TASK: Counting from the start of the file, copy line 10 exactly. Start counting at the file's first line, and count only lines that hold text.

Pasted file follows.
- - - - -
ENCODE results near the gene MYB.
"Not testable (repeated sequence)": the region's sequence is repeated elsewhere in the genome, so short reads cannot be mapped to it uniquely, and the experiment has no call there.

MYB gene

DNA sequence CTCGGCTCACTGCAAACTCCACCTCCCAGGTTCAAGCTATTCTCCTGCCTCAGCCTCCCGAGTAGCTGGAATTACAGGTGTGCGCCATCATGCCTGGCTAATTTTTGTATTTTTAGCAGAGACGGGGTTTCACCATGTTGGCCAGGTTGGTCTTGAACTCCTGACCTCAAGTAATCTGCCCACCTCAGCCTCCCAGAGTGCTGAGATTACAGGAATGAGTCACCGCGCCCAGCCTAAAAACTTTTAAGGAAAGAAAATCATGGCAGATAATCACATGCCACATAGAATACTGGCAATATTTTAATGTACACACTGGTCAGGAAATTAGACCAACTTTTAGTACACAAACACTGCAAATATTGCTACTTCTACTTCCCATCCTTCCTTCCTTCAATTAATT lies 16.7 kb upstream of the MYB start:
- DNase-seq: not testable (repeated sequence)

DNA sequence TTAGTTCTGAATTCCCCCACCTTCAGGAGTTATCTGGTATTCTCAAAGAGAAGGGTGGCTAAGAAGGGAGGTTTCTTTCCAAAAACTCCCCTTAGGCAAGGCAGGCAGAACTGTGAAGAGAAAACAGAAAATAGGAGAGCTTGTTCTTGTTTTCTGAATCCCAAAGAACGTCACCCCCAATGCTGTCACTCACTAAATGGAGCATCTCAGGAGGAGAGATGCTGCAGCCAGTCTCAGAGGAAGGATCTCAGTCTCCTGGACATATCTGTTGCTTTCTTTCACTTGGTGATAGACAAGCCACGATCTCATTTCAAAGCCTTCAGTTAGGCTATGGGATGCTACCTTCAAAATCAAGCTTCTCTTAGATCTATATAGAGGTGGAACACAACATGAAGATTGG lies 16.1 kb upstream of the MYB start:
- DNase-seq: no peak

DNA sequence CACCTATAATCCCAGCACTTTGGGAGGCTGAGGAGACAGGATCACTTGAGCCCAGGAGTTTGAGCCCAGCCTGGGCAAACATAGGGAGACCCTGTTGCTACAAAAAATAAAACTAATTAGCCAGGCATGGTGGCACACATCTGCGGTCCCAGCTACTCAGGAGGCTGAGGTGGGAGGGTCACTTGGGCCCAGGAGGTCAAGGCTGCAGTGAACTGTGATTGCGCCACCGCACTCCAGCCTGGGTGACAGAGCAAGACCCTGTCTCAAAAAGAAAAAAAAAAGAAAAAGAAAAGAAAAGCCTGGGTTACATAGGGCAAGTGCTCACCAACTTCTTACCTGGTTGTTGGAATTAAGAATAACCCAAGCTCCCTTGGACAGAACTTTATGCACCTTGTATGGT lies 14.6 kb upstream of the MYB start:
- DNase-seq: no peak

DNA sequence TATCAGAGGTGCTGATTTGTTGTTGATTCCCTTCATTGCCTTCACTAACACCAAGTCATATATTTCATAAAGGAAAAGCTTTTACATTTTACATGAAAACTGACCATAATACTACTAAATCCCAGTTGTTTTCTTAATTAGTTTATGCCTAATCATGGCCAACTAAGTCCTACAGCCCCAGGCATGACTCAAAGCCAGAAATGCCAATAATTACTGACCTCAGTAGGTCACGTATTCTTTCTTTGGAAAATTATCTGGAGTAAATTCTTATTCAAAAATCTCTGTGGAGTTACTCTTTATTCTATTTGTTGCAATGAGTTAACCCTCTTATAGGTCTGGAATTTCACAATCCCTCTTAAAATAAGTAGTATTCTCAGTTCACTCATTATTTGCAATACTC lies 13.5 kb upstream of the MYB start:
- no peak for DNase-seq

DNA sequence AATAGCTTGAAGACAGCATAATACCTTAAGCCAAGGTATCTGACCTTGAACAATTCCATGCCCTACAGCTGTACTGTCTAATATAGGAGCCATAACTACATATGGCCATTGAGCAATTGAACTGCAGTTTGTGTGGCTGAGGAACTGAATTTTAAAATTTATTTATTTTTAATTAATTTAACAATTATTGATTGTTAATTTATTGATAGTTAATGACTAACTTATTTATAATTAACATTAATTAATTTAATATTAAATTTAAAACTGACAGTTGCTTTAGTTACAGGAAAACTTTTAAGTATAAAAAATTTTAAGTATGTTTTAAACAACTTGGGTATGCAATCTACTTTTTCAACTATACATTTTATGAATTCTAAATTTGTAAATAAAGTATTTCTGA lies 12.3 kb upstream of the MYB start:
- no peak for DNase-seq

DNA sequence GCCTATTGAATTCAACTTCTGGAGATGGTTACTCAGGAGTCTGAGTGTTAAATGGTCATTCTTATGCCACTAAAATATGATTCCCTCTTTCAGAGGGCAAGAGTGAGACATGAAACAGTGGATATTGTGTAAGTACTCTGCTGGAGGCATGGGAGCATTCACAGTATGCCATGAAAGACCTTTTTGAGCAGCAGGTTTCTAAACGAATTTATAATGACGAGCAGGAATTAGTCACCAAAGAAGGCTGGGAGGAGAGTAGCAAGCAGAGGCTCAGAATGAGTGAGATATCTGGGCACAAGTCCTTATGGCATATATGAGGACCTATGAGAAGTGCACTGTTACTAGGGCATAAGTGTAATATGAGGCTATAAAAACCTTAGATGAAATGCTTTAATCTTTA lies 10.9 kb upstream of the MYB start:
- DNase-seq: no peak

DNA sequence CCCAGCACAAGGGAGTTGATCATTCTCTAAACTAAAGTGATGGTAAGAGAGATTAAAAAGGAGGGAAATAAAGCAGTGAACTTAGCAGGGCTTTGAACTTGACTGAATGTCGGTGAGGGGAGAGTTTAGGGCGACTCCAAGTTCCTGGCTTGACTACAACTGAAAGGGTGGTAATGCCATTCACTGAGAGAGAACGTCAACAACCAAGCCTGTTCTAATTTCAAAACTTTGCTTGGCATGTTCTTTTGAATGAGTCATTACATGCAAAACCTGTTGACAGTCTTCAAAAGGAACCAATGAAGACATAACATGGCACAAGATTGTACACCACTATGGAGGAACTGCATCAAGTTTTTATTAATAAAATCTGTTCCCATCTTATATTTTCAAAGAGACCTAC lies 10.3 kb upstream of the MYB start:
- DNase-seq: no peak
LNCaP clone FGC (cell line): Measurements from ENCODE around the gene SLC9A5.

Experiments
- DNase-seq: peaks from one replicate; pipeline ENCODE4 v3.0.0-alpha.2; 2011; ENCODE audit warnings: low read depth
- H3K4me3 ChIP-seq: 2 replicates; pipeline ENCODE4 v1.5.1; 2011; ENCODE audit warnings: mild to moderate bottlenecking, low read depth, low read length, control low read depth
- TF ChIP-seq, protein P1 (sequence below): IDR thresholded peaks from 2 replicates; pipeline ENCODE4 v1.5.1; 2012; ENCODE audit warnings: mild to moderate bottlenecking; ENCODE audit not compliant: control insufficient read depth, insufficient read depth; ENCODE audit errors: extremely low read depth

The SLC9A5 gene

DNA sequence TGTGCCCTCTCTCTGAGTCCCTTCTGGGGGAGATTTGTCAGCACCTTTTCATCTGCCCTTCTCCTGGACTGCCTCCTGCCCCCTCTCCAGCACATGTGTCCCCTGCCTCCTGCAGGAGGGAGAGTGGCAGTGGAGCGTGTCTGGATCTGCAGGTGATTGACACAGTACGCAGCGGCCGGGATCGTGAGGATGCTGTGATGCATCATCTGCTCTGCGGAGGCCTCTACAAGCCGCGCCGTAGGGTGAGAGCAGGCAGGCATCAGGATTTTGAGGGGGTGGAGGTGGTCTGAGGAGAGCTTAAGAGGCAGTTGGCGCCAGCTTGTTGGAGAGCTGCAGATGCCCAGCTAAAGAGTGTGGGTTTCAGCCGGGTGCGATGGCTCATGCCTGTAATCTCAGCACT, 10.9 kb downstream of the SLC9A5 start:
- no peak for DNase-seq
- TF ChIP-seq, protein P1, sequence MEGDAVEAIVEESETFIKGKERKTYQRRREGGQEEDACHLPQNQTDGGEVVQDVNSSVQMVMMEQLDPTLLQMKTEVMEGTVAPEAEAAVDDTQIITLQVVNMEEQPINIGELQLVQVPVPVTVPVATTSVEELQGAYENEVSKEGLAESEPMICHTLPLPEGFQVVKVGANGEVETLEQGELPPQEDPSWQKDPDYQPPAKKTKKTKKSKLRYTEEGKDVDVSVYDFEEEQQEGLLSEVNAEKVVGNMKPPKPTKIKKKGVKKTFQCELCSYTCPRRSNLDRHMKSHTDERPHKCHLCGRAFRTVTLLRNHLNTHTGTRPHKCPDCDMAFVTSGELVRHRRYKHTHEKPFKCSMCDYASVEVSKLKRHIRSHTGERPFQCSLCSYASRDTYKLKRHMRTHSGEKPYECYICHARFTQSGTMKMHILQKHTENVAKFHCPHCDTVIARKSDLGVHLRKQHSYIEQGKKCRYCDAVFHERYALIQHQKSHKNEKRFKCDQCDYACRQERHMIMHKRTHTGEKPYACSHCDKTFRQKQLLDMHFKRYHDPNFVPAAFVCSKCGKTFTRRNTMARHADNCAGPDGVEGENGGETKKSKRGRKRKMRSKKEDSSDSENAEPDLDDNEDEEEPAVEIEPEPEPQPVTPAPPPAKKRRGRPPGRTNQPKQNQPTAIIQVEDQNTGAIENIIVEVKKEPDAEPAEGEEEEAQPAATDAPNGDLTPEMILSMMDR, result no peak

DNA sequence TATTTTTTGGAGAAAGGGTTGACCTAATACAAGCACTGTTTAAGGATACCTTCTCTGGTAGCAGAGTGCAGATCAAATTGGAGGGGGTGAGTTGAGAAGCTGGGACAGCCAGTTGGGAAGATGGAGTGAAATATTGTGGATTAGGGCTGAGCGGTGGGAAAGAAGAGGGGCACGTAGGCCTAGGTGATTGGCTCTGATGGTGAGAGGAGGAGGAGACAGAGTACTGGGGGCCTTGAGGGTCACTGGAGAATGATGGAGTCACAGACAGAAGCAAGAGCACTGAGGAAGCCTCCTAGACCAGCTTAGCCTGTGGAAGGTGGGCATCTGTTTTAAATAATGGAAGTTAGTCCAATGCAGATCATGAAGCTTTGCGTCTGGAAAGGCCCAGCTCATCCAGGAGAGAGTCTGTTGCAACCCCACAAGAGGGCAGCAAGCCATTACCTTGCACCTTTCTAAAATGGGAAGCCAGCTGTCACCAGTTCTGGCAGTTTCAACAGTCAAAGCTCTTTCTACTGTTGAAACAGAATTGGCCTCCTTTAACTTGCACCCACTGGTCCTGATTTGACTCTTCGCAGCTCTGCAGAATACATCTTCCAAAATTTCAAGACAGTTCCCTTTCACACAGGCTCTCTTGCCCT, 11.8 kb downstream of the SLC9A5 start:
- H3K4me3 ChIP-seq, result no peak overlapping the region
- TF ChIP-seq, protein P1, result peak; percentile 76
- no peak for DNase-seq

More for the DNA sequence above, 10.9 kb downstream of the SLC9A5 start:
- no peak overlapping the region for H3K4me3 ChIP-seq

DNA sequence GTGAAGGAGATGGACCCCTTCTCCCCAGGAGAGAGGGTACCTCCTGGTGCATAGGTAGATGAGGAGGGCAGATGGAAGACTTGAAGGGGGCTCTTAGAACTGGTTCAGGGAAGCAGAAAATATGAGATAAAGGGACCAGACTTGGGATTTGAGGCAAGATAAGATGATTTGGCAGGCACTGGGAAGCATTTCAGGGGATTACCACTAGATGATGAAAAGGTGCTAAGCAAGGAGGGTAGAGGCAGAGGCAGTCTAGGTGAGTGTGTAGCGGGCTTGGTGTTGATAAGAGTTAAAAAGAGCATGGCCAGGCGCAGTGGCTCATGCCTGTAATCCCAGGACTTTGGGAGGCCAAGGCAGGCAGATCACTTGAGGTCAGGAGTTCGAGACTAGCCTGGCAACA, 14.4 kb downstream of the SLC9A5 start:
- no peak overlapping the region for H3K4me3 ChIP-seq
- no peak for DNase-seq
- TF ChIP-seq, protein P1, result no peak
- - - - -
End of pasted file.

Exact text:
DNA sequence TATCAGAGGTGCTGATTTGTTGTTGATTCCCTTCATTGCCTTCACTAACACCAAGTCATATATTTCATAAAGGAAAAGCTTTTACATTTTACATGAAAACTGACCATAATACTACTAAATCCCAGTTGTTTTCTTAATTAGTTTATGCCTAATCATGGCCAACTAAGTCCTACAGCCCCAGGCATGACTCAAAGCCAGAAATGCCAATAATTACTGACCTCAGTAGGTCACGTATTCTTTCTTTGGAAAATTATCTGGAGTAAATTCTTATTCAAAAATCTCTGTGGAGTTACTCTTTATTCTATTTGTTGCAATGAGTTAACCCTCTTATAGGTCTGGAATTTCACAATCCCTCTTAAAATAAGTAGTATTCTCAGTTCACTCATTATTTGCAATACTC lies 13.5 kb upstream of the MYB start: